You were tricked into believing that everyone could have a happy ending....
Linda Christensen author of Unlearning the Myths that Bind Us, discusses how cartoons and children's literature unknowingly create stereotypes within children from a very early age. We have all grown up watching Saturday morning cartoons, and Disney stories and we probable enjoyed them, and some of us still enjoy them. So how do these cartoons, fairy tales, and animations create stereotypes?
"Our society's culture industry colonizes their minds and teaches them how to act, live, and dream".
The culture of our society relishes" feel good stories" and happy endings because the world in which we live can be a challenging and scary place, and this is a way to escape our everyday lives and enter a world of magic. However, what we are unaware of is that the "magic" is designed to only depict one certain way of happiness. For fairy tales, it is always a beautiful young, white princess who meets her prince charming and they live happily ever after. you might be asking your self " What's wrong with that"? Well, what about the young girls who are not White, are viewed as " pretty" by the standards that society has set; where are they represented? How can a young African American girls or Latina girls relate to the story of Cinderella for example. We[ society], have created a world in which only "whiteness" is represented in the mainstream media. The media and the entertainment industry think they are doing a good thing by promoting stories of "happily ever" after scenarios, which is a great image, yet they marginalized the rest of our diverse society.
~The "Secret Education" is a concept by Chilean writer Ariel Dorfman depicts " the domination of one sex, one race, one class, or one country over a weaker counterpart"~
When I was reading this article I kept thinking about Peggy McIntosh and her article, and SCWAAMP, and how our culture is defined by the people of "privilege". I think this is absolutely true, unfortunately. We have segregated ourselves into categories and unrealistic ideals regarding our culture. As another source within Linda Christensen's article is Beverly Tatum who writes about race and children. She says " the impact of race begins early. Even in our preschool years, we are exposed to misinformation about people different from ourselves.... Consequently, most of the early information we receive about " others"-people racially,religiously, or socioeconomically different from ourselves- does not come as a result of first hand experience" We are TAUGHT our prejudices and beliefs from society, parents, and our friends. We are molded into thinking, believing, and acting the way that we have been taught. So how do cartoons and the media promote this theory? Well, first they exploit the marginalized by placing them in a "less important" or a having a mainstream stereotypical role within the cartoon or story. For example:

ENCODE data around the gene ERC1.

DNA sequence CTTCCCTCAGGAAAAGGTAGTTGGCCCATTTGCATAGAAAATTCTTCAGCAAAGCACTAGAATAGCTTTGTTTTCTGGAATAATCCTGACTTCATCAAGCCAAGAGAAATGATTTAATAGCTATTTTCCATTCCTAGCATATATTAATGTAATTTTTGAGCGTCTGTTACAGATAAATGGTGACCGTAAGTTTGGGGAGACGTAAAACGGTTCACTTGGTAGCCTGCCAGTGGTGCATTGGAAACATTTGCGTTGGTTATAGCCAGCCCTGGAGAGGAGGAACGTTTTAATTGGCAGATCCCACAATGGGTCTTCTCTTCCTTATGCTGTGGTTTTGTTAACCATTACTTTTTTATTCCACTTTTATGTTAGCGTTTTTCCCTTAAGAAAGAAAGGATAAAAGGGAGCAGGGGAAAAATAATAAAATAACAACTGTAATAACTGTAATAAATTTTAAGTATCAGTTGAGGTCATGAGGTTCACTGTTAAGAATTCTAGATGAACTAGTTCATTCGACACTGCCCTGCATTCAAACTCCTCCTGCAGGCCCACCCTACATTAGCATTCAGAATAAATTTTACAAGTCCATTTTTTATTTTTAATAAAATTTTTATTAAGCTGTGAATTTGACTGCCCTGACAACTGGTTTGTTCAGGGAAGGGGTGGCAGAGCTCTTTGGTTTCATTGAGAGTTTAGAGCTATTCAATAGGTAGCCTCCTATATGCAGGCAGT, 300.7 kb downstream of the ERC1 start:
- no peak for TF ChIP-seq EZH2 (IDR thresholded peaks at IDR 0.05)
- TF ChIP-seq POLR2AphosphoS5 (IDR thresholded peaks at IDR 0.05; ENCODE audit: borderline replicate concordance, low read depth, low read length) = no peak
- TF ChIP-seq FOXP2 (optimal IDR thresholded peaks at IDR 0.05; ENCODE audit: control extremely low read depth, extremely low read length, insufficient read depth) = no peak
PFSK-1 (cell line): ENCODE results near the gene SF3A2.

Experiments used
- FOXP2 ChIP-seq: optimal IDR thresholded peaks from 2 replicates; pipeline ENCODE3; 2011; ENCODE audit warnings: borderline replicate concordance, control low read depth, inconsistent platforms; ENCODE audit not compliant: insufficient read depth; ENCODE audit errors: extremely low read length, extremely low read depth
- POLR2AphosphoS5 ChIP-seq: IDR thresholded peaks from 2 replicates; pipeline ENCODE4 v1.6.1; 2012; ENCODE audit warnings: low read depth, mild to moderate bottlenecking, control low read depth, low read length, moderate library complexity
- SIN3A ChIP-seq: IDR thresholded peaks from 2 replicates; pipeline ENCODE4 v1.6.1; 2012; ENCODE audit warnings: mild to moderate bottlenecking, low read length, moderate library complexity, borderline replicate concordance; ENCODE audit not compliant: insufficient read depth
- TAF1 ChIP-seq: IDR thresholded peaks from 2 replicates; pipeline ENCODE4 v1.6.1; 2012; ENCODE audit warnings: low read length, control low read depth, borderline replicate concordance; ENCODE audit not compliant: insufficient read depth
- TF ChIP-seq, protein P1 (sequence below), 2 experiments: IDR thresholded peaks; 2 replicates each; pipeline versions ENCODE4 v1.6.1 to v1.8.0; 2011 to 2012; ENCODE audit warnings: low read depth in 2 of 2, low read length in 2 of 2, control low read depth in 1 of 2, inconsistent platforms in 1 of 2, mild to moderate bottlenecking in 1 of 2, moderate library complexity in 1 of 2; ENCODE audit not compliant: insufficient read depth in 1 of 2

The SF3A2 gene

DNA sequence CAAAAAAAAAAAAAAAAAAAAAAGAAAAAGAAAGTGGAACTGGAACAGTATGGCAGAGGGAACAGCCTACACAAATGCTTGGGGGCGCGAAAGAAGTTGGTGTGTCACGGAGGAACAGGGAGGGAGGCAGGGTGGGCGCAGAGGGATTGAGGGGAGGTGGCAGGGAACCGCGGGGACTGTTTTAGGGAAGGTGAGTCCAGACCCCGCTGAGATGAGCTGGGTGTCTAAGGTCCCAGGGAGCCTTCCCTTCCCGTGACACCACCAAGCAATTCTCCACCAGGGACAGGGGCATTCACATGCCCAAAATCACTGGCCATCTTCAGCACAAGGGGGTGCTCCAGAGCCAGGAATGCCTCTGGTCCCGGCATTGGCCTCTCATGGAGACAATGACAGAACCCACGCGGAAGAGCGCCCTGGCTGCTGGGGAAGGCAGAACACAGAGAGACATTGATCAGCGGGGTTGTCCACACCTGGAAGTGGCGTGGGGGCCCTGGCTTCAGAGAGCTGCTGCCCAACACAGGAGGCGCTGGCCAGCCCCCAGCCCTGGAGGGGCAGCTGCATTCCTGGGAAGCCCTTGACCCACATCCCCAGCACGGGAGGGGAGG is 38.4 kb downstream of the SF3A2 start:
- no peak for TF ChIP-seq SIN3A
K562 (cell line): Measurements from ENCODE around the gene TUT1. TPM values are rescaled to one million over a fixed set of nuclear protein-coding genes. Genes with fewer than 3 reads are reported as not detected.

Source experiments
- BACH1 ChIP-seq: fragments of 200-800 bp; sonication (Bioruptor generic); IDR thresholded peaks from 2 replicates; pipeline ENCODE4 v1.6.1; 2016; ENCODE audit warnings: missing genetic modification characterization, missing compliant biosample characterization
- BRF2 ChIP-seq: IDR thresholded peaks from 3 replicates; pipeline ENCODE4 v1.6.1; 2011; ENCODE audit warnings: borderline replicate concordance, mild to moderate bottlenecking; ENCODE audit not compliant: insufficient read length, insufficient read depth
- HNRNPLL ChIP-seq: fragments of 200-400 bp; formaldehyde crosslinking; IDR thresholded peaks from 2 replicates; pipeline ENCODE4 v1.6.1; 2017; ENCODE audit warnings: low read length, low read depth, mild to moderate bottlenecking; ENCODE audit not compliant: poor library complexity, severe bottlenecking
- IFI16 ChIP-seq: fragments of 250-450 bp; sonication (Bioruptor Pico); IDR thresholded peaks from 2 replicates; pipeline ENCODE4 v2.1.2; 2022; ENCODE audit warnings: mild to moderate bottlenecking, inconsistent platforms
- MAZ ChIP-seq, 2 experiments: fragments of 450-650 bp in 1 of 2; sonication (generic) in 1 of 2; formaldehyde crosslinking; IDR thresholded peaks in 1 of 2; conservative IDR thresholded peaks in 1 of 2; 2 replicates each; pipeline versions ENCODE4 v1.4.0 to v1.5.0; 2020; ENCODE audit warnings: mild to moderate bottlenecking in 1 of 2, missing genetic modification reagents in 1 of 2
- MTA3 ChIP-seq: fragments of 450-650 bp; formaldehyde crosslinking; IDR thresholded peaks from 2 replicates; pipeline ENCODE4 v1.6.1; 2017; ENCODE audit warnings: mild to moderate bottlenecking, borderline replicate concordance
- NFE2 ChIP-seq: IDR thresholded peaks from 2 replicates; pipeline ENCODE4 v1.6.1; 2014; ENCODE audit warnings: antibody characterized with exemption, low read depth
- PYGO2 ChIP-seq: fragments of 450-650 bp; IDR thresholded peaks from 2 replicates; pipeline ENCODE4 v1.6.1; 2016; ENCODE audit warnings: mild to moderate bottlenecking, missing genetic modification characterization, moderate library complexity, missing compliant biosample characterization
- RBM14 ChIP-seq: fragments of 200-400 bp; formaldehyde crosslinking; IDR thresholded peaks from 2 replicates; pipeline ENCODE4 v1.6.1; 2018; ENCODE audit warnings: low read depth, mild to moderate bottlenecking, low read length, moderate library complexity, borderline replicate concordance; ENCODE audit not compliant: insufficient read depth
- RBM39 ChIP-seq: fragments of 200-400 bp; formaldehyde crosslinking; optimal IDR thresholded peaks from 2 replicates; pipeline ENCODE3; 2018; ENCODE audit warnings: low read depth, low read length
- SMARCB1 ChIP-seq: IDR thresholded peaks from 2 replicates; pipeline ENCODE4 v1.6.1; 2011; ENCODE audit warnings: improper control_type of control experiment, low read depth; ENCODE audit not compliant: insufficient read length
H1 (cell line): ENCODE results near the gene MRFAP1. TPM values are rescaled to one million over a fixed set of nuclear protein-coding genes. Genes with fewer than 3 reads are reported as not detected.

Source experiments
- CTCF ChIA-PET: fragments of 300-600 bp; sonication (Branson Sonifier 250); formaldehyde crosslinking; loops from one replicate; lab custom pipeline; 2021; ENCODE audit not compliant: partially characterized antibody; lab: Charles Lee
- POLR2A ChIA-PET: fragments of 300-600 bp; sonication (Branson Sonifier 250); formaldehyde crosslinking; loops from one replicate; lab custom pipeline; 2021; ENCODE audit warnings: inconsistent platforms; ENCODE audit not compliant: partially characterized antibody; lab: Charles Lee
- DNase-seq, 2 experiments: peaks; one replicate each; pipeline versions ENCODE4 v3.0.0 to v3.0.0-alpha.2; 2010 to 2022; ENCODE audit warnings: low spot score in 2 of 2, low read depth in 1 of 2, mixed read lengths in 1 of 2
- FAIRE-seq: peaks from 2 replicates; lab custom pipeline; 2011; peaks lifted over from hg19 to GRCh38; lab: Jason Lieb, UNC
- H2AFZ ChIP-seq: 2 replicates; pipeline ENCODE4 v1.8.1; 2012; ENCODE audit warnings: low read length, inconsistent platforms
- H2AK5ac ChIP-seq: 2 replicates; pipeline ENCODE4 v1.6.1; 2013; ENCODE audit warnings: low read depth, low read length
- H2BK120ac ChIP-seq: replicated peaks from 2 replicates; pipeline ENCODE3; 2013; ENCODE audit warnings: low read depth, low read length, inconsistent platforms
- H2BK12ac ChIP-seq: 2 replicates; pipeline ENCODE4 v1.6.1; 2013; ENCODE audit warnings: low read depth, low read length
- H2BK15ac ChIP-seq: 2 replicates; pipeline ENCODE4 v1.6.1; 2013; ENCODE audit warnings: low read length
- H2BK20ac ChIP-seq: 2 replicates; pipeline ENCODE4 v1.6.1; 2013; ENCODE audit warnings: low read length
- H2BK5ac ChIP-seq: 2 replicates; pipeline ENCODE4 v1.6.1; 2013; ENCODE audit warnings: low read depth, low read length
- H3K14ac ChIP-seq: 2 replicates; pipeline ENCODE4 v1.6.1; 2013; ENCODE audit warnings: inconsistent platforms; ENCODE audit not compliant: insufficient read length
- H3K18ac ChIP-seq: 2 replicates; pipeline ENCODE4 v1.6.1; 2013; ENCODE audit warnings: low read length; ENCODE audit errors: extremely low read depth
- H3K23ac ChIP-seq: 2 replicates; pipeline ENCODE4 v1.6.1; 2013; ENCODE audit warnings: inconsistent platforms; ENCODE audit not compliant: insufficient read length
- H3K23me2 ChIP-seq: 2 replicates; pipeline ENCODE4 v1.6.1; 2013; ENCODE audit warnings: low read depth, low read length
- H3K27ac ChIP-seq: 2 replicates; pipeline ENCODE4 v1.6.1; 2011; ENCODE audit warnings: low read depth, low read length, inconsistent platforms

|Tom Lu King, South Park|
|Clancy Wiggum, The Simpsons|
|Apu, The Simpsons|
|Consula, Family Guy|
| Peter stereotyping that all Asians are good at math|
As we can see our modern day culture reinforces the stereotypical roles in which certain characters play, of course there are many more of these types of examples, and we can see them everywhere as long as we are willing to look for them. Using these examples how can these stereotypes mold the minds of young impressionable children?
~Fairy Tales Fail Women ~
Disney movies are made for young children. There are animated, clever, and amazing to watch. However, Disney movies promote and underlying theme of alienating those that do not fit a certain mold within society. As illustrated in Linda Christensen's article, " Women who aren't white begin to feel left out and ugly because they never get to play the princess". For many years Disney only has white princesses, therefore showing little girls of color that being a princess is something that they were unable to achieve. Not only do the princesses lack diversity but they are also depicted as objects for men. I found this image that shows precisely what I am talking about.....
Beauty and sexuality are defining characteristics of the Disney Princesses, as you can see the timeline shows decades of princesses that fit a certain mold. In 1992, Princess Jasmine was introduced, at this time she is the only one represented women of color. It took years for Disney to finally create a princesses that every little girl could identify with....
Hooray!! All women are represented equally, or are they? Look at the positioning of the princesses, notice anything? The original princesses are in the forefront while the princesses of color are in the background... Interesting, don't you think??
To learn more about how our culture influences are ideas, opinions and values check out this website about Pop culture.... The more that we become aware of the negative effects that it can have on our youth, the faster we are able to move forward in equal representation for everyone in our society.